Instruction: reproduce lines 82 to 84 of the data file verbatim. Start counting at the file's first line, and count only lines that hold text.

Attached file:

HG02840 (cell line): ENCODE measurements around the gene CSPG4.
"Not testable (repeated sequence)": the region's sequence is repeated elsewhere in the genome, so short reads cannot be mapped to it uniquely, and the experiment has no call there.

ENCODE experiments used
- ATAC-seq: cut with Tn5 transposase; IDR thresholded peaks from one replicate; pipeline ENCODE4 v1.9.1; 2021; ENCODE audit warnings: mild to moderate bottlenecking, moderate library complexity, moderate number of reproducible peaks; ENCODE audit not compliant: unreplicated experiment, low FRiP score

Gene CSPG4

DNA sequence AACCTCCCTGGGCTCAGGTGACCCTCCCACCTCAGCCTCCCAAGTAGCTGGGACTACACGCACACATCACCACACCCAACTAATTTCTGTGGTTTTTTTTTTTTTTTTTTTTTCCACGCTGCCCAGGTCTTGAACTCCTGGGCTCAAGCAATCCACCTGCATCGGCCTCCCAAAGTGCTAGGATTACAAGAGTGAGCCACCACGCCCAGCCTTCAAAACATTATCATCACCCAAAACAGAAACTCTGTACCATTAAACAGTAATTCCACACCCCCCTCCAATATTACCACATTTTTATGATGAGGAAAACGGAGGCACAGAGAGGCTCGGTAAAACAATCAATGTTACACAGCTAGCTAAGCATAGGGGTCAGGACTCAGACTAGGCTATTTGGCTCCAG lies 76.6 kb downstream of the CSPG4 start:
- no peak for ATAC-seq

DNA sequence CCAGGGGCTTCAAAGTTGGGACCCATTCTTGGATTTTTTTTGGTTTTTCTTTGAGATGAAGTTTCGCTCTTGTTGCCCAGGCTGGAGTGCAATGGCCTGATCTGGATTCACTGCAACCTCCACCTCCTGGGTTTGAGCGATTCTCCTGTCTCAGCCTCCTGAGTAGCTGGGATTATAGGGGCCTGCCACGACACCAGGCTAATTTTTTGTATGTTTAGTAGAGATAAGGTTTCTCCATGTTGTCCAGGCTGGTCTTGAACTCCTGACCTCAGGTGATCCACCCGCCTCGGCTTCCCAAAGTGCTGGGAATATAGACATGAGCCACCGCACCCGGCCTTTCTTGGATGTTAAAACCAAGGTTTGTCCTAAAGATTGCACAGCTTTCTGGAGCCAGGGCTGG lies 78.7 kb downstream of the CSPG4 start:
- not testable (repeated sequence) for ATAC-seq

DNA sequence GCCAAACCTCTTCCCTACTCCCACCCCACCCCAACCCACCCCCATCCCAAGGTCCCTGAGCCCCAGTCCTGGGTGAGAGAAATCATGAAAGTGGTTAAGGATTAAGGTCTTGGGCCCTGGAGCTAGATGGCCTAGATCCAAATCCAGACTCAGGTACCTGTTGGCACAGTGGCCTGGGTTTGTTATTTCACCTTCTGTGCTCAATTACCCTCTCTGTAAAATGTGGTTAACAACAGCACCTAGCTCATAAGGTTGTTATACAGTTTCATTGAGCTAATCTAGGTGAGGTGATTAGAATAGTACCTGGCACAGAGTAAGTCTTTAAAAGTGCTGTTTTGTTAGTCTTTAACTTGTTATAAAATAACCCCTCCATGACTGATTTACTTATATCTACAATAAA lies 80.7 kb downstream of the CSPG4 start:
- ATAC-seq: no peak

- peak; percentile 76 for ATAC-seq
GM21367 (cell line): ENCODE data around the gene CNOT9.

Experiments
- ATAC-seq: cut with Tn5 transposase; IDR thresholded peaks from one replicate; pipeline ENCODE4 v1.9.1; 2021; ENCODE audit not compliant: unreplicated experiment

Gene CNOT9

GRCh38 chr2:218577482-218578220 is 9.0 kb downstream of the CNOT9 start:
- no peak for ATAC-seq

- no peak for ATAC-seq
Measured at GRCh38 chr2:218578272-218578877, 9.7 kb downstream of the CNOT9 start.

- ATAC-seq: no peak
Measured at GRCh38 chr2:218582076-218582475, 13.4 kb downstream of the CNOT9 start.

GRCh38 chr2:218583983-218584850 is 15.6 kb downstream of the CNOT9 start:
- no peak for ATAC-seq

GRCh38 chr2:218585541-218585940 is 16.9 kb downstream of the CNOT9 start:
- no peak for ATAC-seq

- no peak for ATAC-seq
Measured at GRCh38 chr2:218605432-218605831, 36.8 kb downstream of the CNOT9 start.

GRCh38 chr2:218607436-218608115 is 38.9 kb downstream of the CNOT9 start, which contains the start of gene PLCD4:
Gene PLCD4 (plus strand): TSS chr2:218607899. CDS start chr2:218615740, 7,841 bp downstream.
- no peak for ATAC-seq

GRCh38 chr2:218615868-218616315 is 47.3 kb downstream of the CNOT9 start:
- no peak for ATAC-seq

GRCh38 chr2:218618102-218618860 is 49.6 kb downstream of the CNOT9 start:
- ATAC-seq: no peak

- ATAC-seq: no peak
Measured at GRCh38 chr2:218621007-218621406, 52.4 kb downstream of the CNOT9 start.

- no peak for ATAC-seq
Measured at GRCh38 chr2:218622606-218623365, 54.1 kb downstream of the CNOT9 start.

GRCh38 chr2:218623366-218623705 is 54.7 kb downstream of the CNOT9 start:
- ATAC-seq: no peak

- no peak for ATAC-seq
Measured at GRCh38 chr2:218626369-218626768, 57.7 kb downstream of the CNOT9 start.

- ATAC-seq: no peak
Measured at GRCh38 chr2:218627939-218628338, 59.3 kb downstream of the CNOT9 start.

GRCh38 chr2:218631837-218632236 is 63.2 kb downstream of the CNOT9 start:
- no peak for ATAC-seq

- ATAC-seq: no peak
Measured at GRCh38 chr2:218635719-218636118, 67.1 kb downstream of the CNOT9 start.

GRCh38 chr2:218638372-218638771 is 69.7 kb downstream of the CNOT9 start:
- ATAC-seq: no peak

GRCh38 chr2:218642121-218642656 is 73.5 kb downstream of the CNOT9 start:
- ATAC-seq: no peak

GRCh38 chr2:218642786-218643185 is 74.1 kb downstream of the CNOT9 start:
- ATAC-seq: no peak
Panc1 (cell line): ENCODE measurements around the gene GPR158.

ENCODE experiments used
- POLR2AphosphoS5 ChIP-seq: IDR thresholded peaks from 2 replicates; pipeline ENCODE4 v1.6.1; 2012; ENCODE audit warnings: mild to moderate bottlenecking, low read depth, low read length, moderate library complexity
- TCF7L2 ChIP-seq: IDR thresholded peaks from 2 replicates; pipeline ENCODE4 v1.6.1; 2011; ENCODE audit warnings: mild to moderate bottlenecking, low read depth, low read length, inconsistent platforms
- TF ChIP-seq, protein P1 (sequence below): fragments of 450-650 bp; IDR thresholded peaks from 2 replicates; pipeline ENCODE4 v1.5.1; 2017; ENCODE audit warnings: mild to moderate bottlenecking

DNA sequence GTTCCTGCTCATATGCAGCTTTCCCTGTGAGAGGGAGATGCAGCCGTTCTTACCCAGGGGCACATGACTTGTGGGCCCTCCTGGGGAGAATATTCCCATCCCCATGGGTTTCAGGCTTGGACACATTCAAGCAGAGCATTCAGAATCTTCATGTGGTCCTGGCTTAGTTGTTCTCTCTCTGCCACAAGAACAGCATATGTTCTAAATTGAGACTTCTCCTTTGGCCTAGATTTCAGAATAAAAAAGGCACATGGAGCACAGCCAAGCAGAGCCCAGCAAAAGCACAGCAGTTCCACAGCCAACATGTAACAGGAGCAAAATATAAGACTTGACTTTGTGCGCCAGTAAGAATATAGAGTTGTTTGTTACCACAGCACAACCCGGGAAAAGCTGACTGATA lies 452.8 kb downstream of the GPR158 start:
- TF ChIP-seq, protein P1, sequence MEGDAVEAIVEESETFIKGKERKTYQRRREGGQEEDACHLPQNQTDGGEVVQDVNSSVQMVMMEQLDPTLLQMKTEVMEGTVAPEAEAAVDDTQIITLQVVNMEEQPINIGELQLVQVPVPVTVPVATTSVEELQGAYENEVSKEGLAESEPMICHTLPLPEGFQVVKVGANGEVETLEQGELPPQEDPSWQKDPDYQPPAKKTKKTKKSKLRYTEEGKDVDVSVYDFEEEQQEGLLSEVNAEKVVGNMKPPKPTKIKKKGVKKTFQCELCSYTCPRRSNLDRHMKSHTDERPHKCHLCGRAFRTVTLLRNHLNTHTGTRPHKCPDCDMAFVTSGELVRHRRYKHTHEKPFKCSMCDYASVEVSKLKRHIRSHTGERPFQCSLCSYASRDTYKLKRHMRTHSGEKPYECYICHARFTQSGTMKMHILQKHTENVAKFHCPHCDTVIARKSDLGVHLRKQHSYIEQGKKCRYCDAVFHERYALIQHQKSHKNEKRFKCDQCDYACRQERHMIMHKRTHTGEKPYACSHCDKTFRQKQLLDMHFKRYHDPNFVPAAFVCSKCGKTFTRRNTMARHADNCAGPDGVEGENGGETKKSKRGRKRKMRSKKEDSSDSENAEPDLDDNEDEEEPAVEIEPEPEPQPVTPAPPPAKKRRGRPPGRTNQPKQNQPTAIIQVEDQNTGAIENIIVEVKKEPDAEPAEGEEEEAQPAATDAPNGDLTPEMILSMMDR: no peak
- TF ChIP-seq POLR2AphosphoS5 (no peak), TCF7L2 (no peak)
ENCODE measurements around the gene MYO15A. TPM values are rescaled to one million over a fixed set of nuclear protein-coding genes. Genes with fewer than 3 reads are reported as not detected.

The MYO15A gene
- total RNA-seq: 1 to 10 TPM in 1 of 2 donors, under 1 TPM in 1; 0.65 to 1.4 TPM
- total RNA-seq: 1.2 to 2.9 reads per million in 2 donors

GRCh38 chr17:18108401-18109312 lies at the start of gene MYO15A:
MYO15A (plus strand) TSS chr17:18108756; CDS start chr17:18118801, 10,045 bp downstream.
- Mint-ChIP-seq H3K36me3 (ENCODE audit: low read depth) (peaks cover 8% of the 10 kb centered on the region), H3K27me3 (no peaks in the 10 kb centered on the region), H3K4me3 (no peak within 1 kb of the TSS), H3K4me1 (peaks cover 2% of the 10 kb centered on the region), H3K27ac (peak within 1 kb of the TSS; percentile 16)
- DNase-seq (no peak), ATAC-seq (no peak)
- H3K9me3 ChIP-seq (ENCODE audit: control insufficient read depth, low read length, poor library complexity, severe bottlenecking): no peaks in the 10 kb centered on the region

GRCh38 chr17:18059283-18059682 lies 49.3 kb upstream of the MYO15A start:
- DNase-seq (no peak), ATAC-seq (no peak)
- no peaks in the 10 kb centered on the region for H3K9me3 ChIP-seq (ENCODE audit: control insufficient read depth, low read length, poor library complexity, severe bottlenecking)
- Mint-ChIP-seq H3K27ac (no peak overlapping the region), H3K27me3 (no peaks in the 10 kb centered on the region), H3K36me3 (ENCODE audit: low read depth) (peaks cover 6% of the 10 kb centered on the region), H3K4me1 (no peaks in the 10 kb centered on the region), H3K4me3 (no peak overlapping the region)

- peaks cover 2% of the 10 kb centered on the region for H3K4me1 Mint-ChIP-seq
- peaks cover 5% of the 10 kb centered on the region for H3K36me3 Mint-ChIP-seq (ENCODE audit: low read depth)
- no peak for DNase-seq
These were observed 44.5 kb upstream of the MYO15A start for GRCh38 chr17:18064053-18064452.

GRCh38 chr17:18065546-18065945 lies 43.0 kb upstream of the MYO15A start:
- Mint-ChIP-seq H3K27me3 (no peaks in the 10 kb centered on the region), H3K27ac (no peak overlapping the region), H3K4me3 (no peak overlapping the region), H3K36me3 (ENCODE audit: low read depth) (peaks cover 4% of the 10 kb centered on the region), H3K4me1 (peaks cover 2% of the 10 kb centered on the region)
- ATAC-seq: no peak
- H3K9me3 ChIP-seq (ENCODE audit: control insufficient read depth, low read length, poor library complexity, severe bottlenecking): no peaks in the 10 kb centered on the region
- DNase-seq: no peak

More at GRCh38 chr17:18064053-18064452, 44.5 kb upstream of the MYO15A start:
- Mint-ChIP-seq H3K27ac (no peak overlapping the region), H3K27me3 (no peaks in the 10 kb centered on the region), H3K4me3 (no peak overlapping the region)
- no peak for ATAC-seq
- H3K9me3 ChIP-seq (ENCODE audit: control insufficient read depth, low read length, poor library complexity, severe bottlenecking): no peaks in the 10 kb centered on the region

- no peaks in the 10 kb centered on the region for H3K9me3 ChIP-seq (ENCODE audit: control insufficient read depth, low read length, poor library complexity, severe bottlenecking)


- Mint-ChIP-seq H3K27me3 (no peaks in the 10 kb centered on the region), H3K27ac (no peak overlapping the region), H3K4me3 (no peak overlapping the region), H3K36me3 (ENCODE audit: low read depth) (peaks cover 4% of the 10 kb centered on the region), H3K4me1 (peaks cover 2% of the 10 kb centered on the region)
- ATAC-seq: no peak
- H3K9me3 ChIP-seq (ENCODE audit: control insufficient read depth, low read length, poor library complexity, severe bottlenecking): no peaks in the 10 kb centered on the region